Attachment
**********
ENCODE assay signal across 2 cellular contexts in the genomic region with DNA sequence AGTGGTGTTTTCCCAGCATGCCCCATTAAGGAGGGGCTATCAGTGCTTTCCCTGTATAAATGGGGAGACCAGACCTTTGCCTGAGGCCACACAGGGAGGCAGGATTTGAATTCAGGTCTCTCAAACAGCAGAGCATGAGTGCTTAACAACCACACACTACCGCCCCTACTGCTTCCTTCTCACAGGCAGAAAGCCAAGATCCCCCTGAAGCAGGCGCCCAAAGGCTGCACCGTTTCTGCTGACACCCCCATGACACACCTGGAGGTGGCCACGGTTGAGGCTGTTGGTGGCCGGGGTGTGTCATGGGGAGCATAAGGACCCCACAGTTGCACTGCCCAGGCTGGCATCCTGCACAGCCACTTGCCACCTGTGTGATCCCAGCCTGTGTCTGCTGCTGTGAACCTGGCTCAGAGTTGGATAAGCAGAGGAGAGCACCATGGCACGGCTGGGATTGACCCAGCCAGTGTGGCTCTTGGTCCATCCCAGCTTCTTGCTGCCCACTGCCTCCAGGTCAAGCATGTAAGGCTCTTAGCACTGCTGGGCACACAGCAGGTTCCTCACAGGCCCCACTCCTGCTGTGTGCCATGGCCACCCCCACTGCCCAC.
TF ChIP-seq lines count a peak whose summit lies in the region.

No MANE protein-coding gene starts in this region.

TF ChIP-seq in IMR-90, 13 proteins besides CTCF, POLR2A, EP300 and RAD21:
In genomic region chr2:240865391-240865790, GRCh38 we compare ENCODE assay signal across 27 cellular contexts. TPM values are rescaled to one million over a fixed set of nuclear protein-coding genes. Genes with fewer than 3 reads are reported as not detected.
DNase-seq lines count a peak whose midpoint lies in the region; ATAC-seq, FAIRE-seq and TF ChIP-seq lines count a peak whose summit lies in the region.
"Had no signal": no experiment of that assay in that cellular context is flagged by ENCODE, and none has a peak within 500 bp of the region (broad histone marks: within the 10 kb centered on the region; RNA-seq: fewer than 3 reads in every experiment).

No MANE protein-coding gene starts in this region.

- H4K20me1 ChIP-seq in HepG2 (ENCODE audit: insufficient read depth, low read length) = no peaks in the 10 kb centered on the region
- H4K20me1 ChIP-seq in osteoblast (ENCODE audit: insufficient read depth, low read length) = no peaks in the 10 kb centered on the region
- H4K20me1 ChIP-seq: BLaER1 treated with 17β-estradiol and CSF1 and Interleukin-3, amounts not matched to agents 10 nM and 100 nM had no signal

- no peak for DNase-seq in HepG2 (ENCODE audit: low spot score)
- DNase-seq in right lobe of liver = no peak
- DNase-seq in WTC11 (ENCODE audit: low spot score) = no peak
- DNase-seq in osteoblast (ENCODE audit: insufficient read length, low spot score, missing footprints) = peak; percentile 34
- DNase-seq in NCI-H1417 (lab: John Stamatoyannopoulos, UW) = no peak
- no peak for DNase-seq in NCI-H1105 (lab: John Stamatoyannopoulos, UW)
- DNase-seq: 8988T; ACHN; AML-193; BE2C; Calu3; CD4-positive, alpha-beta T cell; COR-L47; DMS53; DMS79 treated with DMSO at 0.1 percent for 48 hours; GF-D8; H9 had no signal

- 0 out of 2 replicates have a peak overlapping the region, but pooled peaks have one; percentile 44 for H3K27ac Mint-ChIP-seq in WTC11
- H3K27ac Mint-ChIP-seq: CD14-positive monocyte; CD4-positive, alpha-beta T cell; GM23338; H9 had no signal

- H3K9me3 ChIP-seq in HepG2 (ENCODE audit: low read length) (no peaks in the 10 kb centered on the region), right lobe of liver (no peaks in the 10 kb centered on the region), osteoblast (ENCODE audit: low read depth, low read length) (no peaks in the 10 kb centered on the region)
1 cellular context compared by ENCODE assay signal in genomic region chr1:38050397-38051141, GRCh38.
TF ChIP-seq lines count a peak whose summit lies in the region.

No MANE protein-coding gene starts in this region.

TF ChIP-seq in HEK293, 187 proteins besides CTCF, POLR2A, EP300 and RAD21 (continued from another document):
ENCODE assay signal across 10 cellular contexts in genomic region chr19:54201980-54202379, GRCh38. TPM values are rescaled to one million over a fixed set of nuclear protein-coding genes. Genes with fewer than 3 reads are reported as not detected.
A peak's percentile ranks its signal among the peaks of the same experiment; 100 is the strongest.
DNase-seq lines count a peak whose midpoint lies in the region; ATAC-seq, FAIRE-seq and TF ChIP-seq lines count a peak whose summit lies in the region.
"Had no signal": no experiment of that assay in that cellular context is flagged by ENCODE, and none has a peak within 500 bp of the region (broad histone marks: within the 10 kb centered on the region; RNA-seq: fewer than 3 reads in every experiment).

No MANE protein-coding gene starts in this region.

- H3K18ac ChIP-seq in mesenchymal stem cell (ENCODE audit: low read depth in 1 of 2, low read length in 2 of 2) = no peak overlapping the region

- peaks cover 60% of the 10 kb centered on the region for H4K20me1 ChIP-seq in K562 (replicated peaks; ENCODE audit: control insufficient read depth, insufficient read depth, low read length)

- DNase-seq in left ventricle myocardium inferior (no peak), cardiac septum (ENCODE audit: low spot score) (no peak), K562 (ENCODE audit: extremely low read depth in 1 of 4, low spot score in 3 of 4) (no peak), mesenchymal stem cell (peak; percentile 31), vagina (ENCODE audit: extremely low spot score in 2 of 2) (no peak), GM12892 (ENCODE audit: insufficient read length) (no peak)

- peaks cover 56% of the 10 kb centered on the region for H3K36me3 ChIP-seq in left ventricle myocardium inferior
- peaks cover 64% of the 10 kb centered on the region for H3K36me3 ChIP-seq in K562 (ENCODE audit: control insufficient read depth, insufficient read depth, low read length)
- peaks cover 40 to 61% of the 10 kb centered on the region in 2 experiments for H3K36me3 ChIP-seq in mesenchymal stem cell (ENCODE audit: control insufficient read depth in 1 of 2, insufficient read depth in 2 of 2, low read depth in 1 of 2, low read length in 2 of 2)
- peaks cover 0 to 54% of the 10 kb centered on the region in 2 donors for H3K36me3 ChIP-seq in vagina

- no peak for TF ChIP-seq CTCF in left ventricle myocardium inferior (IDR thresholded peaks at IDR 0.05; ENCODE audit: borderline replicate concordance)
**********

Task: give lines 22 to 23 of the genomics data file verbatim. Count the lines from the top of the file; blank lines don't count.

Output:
1 cellular context compared by ENCODE assay signal in genomic region chr1:38050397-38051141, GRCh38.
TF ChIP-seq lines count a peak whose summit lies in the region.